U-M Study: Why Do We Divorce?
Why do some people stay married and some split up? A new study by the University of Michigan works to answer that question.
U of M researcher Kira Birditt tells WWJ’s Zahra Huber that newlyweds who yell or call each other names during a fight have a higher chance of getting divorced.
Another bad sign, Birditt said, is when just one spouse deals with conflict by calmly discussing the situation while the other withdraws.
“All of the work that I do shows that everyone has lots of problems in their relationships, and that problems are a normal part of out close ties,” Birditt said.
“But I think that how we deal with problems is actually the more important factor. And I like to show that certain ways of dealing with conflict might be better or worse than others,” she said.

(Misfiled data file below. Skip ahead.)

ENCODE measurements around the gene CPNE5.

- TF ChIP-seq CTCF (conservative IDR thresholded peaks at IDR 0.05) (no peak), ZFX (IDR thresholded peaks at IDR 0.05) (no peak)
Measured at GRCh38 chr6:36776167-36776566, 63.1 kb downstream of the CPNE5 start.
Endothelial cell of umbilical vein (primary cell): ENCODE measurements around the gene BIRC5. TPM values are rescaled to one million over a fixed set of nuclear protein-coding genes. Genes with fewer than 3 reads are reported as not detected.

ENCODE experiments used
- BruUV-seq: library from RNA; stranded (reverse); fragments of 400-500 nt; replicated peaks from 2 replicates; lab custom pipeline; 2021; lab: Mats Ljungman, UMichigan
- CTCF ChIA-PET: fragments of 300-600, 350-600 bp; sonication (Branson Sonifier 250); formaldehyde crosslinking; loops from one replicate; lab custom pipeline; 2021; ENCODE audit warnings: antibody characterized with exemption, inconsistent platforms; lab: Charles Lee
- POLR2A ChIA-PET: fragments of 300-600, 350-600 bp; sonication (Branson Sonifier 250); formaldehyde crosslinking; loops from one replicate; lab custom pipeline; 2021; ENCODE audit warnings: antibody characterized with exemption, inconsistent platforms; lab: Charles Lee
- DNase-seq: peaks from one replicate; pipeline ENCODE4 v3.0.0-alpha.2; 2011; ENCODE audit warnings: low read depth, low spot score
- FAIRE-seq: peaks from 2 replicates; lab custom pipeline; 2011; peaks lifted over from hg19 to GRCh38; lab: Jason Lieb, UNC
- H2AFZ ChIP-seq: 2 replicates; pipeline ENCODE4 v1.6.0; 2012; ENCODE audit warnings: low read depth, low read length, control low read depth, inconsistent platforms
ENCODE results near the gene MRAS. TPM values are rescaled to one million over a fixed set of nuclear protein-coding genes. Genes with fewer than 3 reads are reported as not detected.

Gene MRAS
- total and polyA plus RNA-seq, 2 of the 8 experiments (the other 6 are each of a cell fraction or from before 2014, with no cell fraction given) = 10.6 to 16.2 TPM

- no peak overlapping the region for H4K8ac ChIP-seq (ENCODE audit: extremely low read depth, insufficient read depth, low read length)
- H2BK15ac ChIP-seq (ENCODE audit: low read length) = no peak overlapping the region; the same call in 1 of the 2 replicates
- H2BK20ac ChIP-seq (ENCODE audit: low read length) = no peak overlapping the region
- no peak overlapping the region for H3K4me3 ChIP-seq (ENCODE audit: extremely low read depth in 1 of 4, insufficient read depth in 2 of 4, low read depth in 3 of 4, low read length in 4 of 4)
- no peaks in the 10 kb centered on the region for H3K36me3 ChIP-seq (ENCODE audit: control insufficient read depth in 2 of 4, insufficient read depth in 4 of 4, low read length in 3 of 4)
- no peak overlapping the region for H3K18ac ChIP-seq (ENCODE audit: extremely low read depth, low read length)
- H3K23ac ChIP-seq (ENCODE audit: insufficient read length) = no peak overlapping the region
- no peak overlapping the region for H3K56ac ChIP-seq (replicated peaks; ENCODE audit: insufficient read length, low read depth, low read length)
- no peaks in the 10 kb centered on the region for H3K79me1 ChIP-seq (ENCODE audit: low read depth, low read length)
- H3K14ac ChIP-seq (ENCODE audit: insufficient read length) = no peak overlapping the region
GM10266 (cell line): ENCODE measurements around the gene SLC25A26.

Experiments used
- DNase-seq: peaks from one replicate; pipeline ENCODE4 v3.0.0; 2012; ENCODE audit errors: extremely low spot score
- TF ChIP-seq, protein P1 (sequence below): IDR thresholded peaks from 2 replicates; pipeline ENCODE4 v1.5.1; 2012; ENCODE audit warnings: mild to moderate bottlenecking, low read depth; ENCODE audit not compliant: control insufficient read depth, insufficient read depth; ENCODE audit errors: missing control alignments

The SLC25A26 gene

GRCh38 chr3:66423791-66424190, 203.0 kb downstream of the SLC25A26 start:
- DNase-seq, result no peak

Additionally, couples who had less income, couples who married young, couples who had children from previous relationships were more likely to divorce. Also, less-educated couples were more likely to split up.
Out of the 373 couples who were part of the study, 46 percent had divorced by their 16th year of marriage.
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